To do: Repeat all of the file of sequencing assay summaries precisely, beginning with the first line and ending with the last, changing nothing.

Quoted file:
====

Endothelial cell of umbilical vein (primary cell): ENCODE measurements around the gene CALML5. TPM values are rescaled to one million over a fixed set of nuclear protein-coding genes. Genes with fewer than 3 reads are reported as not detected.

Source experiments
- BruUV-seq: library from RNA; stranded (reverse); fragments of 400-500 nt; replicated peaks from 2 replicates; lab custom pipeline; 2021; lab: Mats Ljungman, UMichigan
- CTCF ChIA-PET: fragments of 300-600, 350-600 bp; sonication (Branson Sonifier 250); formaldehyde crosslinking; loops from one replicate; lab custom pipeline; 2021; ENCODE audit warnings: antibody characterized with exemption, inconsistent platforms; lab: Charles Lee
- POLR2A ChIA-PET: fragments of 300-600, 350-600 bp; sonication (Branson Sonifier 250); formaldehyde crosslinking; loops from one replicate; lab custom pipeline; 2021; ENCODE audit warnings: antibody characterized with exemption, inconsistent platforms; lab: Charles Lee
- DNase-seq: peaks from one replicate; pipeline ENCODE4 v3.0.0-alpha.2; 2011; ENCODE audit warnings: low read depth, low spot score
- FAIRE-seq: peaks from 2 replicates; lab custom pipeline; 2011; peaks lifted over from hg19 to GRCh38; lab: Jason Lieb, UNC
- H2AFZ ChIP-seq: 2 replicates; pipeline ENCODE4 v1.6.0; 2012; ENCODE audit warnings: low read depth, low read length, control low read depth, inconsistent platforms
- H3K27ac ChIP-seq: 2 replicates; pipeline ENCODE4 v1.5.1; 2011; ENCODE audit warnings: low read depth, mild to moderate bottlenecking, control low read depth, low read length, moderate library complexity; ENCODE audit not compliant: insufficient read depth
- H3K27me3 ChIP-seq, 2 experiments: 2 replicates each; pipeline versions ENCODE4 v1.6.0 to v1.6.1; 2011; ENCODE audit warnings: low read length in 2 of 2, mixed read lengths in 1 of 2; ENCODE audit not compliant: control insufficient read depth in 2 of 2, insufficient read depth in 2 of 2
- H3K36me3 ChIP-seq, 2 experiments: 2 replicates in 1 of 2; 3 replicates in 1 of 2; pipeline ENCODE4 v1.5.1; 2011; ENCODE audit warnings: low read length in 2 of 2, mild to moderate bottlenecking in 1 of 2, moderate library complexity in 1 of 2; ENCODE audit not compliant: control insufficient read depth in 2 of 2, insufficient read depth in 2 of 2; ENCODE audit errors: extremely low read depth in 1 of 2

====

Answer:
Endothelial cell of umbilical vein (primary cell): ENCODE measurements around the gene CALML5. TPM values are rescaled to one million over a fixed set of nuclear protein-coding genes. Genes with fewer than 3 reads are reported as not detected.

Source experiments
- BruUV-seq: library from RNA; stranded (reverse); fragments of 400-500 nt; replicated peaks from 2 replicates; lab custom pipeline; 2021; lab: Mats Ljungman, UMichigan
- CTCF ChIA-PET: fragments of 300-600, 350-600 bp; sonication (Branson Sonifier 250); formaldehyde crosslinking; loops from one replicate; lab custom pipeline; 2021; ENCODE audit warnings: antibody characterized with exemption, inconsistent platforms; lab: Charles Lee
- POLR2A ChIA-PET: fragments of 300-600, 350-600 bp; sonication (Branson Sonifier 250); formaldehyde crosslinking; loops from one replicate; lab custom pipeline; 2021; ENCODE audit warnings: antibody characterized with exemption, inconsistent platforms; lab: Charles Lee
- DNase-seq: peaks from one replicate; pipeline ENCODE4 v3.0.0-alpha.2; 2011; ENCODE audit warnings: low read depth, low spot score
- FAIRE-seq: peaks from 2 replicates; lab custom pipeline; 2011; peaks lifted over from hg19 to GRCh38; lab: Jason Lieb, UNC
- H2AFZ ChIP-seq: 2 replicates; pipeline ENCODE4 v1.6.0; 2012; ENCODE audit warnings: low read depth, low read length, control low read depth, inconsistent platforms
- H3K27ac ChIP-seq: 2 replicates; pipeline ENCODE4 v1.5.1; 2011; ENCODE audit warnings: low read depth, mild to moderate bottlenecking, control low read depth, low read length, moderate library complexity; ENCODE audit not compliant: insufficient read depth
- H3K27me3 ChIP-seq, 2 experiments: 2 replicates each; pipeline versions ENCODE4 v1.6.0 to v1.6.1; 2011; ENCODE audit warnings: low read length in 2 of 2, mixed read lengths in 1 of 2; ENCODE audit not compliant: control insufficient read depth in 2 of 2, insufficient read depth in 2 of 2
- H3K36me3 ChIP-seq, 2 experiments: 2 replicates in 1 of 2; 3 replicates in 1 of 2; pipeline ENCODE4 v1.5.1; 2011; ENCODE audit warnings: low read length in 2 of 2, mild to moderate bottlenecking in 1 of 2, moderate library complexity in 1 of 2; ENCODE audit not compliant: control insufficient read depth in 2 of 2, insufficient read depth in 2 of 2; ENCODE audit errors: extremely low read depth in 1 of 2